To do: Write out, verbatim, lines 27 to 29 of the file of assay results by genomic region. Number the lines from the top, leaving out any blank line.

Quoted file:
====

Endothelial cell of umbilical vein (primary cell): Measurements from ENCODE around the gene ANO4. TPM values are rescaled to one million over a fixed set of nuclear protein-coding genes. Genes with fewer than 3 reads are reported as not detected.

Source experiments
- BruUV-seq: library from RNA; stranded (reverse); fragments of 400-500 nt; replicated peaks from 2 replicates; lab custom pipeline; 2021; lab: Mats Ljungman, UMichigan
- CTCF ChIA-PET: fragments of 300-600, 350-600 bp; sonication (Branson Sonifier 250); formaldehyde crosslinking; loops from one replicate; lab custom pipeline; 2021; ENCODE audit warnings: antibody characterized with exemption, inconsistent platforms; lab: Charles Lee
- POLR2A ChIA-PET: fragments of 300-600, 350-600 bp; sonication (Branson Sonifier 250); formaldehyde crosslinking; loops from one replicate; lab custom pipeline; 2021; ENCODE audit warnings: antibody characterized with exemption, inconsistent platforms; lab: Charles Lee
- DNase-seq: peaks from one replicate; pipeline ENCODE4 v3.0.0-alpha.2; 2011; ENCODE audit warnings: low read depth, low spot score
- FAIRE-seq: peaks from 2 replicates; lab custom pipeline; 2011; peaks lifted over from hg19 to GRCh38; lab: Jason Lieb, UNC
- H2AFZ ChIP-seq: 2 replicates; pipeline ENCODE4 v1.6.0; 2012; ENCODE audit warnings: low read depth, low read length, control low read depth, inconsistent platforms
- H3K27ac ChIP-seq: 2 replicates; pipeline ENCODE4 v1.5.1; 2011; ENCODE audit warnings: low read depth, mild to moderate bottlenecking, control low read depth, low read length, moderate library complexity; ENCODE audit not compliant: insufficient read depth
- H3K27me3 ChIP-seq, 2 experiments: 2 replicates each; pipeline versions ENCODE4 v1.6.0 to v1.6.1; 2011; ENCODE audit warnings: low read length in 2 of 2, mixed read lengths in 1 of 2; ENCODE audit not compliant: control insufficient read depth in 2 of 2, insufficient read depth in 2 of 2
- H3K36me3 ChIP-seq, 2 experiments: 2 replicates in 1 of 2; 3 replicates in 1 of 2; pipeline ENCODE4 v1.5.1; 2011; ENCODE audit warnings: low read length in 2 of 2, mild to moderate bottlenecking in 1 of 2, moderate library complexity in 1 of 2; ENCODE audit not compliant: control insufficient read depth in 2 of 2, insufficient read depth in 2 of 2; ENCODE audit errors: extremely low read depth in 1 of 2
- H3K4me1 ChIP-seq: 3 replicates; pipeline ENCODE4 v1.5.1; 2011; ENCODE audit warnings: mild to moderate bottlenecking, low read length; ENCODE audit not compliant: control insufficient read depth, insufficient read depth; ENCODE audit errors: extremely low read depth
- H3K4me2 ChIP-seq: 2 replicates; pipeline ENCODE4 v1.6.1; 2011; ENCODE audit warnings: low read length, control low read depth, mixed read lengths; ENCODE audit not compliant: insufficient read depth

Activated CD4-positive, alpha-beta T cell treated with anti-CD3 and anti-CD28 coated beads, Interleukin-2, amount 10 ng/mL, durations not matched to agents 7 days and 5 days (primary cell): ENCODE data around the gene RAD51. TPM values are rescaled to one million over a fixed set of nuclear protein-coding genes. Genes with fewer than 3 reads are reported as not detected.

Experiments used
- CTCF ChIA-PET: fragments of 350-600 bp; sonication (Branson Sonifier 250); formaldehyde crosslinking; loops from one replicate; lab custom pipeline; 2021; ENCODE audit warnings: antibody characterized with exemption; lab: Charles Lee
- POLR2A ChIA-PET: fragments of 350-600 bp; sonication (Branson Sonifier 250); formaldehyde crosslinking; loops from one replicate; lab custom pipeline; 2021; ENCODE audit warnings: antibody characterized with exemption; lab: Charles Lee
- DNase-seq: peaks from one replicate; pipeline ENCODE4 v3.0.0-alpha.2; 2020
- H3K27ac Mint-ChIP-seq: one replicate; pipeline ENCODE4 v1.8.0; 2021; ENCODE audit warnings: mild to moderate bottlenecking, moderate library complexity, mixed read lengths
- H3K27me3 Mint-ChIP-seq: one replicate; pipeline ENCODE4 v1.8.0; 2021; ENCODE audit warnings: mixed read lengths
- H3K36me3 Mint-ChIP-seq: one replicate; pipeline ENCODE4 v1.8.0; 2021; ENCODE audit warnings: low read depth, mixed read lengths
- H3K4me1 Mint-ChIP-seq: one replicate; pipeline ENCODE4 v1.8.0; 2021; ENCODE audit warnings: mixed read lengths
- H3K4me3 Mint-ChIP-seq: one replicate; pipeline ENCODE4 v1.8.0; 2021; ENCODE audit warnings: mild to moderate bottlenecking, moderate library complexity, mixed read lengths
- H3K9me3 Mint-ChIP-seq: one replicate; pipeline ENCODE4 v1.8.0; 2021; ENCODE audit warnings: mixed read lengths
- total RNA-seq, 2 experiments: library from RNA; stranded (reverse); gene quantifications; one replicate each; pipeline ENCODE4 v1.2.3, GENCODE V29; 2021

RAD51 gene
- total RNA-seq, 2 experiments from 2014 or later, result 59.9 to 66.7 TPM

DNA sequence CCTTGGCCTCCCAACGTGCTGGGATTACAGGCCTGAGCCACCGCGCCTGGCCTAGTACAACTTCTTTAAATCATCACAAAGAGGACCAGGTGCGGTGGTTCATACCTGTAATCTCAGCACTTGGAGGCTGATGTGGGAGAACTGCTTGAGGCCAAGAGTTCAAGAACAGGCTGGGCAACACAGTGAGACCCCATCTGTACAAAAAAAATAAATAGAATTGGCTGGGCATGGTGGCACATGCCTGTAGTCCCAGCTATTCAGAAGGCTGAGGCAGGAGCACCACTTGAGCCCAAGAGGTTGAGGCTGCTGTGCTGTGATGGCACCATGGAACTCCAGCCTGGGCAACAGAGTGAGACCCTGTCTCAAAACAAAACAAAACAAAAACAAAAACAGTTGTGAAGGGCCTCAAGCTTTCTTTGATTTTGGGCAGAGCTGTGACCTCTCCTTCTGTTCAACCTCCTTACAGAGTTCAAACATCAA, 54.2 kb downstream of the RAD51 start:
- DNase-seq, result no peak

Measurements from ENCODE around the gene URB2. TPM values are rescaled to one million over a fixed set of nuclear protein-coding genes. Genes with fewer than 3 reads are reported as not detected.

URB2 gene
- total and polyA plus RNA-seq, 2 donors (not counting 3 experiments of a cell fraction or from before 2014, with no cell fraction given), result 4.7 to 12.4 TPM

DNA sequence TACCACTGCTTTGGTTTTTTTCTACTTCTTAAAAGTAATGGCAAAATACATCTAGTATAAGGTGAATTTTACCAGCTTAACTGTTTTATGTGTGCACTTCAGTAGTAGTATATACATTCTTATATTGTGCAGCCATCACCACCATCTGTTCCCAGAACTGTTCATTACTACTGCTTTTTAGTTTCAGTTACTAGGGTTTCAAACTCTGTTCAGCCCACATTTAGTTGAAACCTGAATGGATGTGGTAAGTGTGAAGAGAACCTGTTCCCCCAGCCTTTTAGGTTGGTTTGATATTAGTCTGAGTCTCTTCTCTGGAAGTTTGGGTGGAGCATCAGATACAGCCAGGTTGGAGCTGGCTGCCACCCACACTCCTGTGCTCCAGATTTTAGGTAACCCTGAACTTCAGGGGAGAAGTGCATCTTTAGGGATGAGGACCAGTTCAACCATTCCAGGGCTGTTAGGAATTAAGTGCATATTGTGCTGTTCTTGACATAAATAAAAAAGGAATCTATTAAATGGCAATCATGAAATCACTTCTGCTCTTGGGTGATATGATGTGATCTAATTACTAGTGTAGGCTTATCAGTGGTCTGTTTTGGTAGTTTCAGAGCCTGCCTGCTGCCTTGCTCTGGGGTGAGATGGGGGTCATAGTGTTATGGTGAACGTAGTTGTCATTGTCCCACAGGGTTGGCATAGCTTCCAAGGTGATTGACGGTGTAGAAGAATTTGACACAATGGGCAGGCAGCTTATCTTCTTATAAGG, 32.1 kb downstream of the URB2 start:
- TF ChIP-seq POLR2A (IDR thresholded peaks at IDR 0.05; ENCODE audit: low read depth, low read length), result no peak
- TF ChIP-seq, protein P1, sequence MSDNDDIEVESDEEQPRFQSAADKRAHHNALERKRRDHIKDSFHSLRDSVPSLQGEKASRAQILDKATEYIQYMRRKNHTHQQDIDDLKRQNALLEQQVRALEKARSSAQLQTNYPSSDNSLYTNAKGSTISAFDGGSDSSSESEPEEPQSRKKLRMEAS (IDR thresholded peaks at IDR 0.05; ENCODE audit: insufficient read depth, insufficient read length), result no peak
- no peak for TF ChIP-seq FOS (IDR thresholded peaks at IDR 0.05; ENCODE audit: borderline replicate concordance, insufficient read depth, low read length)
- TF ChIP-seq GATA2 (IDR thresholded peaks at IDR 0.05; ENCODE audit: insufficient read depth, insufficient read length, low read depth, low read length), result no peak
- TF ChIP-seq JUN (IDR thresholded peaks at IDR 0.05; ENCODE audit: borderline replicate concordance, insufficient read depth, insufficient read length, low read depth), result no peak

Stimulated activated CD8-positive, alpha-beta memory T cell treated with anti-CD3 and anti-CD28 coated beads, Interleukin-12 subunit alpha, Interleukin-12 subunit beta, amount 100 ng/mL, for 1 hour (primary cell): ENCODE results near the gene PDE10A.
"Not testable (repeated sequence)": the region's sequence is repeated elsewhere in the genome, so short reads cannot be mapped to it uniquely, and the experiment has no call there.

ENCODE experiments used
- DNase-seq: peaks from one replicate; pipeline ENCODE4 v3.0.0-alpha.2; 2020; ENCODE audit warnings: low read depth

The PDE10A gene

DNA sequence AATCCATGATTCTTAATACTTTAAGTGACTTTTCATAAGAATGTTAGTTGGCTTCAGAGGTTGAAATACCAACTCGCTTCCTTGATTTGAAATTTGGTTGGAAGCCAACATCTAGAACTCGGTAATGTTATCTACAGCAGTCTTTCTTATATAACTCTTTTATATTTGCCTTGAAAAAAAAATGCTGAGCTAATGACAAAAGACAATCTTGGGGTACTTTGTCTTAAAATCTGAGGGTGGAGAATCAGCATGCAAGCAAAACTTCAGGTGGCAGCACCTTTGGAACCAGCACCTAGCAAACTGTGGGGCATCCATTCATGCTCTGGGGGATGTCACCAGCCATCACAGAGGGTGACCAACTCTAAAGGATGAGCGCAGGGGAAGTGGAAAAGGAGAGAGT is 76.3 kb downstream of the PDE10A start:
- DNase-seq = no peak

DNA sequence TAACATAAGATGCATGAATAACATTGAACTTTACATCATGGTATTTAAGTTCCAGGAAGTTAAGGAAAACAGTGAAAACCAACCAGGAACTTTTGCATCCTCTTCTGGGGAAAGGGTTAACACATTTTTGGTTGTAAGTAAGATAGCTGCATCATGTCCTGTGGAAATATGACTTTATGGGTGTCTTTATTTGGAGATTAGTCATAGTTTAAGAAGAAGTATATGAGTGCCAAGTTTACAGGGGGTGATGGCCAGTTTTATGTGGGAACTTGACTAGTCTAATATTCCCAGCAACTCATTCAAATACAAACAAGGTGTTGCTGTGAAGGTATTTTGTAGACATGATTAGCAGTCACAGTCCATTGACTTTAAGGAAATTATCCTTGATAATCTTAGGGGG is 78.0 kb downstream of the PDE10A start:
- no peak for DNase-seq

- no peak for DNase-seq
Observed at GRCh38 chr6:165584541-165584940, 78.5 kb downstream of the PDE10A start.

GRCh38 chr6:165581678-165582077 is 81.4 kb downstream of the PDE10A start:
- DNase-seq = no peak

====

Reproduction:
- total RNA-seq, 2 experiments from 2014 or later, result 59.9 to 66.7 TPM

DNA sequence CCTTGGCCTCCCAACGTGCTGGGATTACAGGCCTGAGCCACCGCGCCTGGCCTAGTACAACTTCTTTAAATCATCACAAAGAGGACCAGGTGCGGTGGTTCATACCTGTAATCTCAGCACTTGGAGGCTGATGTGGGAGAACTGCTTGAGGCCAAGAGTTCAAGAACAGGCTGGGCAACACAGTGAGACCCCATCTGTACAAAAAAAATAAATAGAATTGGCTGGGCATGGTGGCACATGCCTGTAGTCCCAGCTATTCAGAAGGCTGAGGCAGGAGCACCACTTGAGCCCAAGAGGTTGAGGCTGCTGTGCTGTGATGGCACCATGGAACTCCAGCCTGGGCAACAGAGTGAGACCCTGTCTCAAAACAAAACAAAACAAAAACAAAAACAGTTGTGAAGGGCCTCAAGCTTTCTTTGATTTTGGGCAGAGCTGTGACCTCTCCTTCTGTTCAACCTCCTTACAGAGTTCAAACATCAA, 54.2 kb downstream of the RAD51 start:
- DNase-seq, result no peak